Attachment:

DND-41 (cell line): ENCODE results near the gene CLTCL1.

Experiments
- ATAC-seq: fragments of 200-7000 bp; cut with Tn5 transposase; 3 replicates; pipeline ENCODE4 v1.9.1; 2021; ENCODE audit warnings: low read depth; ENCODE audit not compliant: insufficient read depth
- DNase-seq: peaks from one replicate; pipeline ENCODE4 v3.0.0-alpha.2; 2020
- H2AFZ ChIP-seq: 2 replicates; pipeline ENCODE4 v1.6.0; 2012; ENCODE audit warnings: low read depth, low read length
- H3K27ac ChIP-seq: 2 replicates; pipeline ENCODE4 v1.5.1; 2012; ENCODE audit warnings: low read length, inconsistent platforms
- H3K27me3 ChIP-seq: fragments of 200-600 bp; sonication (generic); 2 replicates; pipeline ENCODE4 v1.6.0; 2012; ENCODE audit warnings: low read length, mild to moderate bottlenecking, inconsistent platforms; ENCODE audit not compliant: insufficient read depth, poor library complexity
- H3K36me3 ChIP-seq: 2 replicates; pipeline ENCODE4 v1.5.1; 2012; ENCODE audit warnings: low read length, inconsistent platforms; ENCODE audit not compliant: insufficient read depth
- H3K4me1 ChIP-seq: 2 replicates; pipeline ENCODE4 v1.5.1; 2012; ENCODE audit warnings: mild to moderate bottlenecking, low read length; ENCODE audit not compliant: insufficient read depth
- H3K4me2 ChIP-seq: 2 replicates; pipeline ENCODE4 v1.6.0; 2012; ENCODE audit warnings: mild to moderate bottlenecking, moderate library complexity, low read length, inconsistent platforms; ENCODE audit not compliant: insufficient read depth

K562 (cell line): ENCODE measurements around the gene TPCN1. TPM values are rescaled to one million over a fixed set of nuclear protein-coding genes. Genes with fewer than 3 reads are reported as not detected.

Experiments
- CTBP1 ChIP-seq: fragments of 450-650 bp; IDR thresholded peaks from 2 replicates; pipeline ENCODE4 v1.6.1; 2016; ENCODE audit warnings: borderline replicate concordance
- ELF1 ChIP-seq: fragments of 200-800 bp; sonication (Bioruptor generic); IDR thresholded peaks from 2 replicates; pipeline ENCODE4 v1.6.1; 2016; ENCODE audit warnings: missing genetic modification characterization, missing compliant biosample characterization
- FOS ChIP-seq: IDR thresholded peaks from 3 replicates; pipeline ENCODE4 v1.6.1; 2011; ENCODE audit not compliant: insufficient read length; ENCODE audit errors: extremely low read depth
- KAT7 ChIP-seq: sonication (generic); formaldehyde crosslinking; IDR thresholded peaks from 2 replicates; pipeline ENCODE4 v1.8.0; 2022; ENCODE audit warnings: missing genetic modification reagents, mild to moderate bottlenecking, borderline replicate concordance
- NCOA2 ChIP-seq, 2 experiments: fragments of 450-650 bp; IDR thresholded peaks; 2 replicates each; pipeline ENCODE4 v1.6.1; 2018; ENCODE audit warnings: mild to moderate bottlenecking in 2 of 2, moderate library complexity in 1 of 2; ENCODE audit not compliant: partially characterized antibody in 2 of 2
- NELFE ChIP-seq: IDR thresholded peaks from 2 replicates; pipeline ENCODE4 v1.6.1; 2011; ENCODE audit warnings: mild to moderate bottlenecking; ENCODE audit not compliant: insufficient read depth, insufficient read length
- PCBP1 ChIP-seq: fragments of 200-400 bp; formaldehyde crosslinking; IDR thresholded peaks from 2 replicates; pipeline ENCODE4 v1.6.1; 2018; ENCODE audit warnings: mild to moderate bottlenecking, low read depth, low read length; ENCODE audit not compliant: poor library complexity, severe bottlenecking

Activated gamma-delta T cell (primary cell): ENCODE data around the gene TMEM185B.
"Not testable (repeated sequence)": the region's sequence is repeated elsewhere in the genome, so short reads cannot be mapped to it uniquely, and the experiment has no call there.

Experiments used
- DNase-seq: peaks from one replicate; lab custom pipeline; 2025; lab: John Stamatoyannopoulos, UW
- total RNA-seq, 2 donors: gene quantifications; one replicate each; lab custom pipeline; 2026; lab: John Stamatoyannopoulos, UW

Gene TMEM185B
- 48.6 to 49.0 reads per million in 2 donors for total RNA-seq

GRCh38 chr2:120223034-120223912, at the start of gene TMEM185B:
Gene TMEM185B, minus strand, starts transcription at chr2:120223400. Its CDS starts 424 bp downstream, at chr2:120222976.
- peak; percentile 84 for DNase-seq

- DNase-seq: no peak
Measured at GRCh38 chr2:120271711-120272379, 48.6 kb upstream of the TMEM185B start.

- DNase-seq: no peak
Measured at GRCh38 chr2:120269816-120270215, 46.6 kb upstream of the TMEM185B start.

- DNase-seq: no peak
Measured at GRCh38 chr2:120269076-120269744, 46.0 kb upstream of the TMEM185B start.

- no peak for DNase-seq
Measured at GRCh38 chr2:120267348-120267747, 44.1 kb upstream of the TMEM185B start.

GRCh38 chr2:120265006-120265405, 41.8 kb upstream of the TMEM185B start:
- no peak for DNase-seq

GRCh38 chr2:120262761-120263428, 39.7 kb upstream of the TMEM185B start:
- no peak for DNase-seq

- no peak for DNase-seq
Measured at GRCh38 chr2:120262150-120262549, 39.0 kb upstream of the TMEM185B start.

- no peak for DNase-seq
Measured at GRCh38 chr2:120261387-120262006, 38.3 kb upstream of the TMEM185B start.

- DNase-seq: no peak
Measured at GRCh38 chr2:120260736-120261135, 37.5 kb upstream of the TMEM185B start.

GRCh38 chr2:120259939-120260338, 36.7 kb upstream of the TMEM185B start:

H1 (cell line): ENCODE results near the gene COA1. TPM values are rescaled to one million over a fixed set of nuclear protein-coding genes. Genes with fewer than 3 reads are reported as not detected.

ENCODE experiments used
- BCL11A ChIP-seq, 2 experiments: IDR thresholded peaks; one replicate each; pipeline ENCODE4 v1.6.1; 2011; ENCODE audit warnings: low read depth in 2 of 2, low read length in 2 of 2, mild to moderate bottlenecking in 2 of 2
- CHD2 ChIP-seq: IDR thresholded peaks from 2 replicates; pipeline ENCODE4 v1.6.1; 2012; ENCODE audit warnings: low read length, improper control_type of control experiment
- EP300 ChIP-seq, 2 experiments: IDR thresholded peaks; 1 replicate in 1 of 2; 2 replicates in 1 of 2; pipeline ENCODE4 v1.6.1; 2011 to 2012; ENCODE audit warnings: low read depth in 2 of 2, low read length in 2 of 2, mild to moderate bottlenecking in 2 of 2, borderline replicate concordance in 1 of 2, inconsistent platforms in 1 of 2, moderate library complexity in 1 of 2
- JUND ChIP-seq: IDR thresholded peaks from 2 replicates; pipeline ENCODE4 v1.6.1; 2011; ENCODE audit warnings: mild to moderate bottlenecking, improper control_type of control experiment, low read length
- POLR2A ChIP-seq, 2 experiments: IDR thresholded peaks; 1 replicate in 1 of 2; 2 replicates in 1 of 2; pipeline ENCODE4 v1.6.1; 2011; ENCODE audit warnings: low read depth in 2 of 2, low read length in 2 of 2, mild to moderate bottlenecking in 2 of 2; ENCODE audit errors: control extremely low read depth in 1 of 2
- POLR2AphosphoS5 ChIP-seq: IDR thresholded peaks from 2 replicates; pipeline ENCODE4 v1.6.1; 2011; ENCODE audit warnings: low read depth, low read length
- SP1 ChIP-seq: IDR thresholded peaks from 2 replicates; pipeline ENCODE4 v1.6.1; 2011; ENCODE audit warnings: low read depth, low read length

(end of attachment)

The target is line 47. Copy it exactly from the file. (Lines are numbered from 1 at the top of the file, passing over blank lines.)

Measured at GRCh38 chr2:120260736-120261135, 37.5 kb upstream of the TMEM185B start.